There are a few ways you can distress your painted furniture. Here are some of the different techniques you can use to distress…
Most of the time, you will want to use either a hand sander or an electric sander to distress your furniture. But there are a few things to know about this. When distressing, the type of grit your sandpaper is will create different effects. The higher the grit, (320, 400) the more smooth your surface will be. Also, finer grits will remove paint more slowly. So, if you are unsure about how much paint you really want to remove, then, I would start with the finer grits. If you distress with the coarser grits (80, 120, 220) then you will be removing a lot of paint very quickly, but if this is the look you are going for, then that works.
Hand Sander or Electric Sander– If you use an electric sander, you will remove a lot of paint very quickly. But, if you want a really distressed piece, then you could all the distressing very quickly. I usually use a handheld sanding pad, so that I can easily control how much distressing I want to do.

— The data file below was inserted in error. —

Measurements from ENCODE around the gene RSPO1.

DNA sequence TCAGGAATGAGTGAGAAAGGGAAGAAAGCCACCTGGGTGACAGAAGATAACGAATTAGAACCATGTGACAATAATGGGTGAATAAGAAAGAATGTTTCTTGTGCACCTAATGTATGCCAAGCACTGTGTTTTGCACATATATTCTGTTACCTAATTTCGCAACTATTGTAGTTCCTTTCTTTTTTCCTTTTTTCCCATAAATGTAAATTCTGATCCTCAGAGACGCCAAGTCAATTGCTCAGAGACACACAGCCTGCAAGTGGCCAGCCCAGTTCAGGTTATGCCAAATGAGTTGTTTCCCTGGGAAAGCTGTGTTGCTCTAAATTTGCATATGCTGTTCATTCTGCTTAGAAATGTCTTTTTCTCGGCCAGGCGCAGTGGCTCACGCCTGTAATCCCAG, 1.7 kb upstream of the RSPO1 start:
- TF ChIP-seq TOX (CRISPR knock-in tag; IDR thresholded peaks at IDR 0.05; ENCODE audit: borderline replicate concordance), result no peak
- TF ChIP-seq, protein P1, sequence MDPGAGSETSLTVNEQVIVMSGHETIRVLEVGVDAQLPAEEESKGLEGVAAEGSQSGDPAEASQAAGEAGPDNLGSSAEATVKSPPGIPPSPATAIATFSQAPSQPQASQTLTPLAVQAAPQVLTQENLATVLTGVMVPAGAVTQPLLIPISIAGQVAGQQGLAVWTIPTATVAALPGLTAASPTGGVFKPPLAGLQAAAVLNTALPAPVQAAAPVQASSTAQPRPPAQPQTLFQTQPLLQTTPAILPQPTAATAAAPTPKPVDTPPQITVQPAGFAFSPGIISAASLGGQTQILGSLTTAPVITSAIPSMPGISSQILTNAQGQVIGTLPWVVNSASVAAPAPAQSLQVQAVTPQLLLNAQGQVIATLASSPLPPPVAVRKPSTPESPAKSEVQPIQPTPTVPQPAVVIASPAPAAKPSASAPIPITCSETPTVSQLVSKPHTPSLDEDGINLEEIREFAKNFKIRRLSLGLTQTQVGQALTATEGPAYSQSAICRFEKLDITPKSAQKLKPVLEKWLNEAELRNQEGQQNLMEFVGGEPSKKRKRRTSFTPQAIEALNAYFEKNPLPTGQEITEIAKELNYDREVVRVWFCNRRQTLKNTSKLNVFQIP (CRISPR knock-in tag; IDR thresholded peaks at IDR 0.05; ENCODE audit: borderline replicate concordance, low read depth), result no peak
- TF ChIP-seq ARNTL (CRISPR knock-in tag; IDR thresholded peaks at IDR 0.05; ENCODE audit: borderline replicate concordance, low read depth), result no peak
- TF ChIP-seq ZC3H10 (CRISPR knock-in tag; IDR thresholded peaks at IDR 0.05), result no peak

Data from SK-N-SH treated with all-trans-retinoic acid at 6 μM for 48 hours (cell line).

Move Along Edges – When distressing, move along the edges of the piece, edges of drawers, beveled areas, legs, corners. For a more heavily distressed piece, you can work your way into the center areas of the piece.
Petroleum Jelly Technique – For a chippy paint look, you can apply a little petroleum jelly to random areas all over the piece before you paint it. Then, once it is fully painted, even using a handheld non-electric sander, the paint that was over the petroleum jelly will come off easily and create an aged, chipped paint look.